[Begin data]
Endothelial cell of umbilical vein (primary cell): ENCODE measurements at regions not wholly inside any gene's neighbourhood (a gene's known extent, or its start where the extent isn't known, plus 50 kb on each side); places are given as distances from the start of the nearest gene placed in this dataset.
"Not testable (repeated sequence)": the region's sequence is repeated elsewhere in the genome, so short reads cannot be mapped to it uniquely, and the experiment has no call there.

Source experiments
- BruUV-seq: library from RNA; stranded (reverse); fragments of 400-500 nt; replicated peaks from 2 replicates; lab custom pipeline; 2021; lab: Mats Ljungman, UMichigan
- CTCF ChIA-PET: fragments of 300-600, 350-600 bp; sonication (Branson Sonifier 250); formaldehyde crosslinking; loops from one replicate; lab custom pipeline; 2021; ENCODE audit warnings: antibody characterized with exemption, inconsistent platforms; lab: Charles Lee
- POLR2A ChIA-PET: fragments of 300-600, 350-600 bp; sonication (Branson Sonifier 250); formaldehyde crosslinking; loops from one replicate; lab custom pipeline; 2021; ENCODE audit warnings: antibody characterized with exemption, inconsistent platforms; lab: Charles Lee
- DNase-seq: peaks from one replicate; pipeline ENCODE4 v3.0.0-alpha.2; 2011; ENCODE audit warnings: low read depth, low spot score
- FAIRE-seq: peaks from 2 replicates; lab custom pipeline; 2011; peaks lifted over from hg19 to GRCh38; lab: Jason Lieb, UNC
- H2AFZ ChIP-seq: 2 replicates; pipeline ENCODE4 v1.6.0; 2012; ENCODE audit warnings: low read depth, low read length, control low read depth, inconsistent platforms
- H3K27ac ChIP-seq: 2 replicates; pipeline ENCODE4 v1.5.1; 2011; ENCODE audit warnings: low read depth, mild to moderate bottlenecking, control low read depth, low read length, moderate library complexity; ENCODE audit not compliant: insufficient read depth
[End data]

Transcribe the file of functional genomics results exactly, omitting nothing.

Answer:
Endothelial cell of umbilical vein (primary cell): ENCODE measurements at regions not wholly inside any gene's neighbourhood (a gene's known extent, or its start where the extent isn't known, plus 50 kb on each side); places are given as distances from the start of the nearest gene placed in this dataset.
"Not testable (repeated sequence)": the region's sequence is repeated elsewhere in the genome, so short reads cannot be mapped to it uniquely, and the experiment has no call there.

Source experiments
- BruUV-seq: library from RNA; stranded (reverse); fragments of 400-500 nt; replicated peaks from 2 replicates; lab custom pipeline; 2021; lab: Mats Ljungman, UMichigan
- CTCF ChIA-PET: fragments of 300-600, 350-600 bp; sonication (Branson Sonifier 250); formaldehyde crosslinking; loops from one replicate; lab custom pipeline; 2021; ENCODE audit warnings: antibody characterized with exemption, inconsistent platforms; lab: Charles Lee
- POLR2A ChIA-PET: fragments of 300-600, 350-600 bp; sonication (Branson Sonifier 250); formaldehyde crosslinking; loops from one replicate; lab custom pipeline; 2021; ENCODE audit warnings: antibody characterized with exemption, inconsistent platforms; lab: Charles Lee
- DNase-seq: peaks from one replicate; pipeline ENCODE4 v3.0.0-alpha.2; 2011; ENCODE audit warnings: low read depth, low spot score
- FAIRE-seq: peaks from 2 replicates; lab custom pipeline; 2011; peaks lifted over from hg19 to GRCh38; lab: Jason Lieb, UNC
- H2AFZ ChIP-seq: 2 replicates; pipeline ENCODE4 v1.6.0; 2012; ENCODE audit warnings: low read depth, low read length, control low read depth, inconsistent platforms
- H3K27ac ChIP-seq: 2 replicates; pipeline ENCODE4 v1.5.1; 2011; ENCODE audit warnings: low read depth, mild to moderate bottlenecking, control low read depth, low read length, moderate library complexity; ENCODE audit not compliant: insufficient read depth